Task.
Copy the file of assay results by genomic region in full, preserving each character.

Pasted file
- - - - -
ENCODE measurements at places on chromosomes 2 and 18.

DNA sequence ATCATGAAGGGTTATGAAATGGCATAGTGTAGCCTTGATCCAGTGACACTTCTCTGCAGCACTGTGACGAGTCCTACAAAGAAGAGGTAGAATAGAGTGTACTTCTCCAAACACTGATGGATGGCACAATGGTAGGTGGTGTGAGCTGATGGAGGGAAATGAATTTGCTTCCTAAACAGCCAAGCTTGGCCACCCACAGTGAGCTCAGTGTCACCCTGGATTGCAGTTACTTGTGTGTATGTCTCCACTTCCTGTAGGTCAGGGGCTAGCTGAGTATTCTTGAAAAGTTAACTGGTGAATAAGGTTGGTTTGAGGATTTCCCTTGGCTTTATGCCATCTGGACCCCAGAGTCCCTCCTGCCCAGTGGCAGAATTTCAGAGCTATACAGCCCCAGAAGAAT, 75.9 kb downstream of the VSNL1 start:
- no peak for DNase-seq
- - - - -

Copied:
ENCODE measurements at places on chromosomes 2 and 18.

DNA sequence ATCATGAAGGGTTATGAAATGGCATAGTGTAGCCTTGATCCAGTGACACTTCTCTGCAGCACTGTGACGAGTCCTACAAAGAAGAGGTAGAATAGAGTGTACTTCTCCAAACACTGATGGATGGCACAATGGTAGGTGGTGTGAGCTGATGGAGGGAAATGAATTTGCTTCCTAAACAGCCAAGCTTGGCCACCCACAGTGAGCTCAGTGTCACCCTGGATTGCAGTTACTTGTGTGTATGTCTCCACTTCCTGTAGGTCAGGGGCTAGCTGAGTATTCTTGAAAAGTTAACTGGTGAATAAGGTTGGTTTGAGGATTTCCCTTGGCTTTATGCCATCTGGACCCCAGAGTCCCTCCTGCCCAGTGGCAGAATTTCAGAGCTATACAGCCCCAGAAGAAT, 75.9 kb downstream of the VSNL1 start:
- no peak for DNase-seq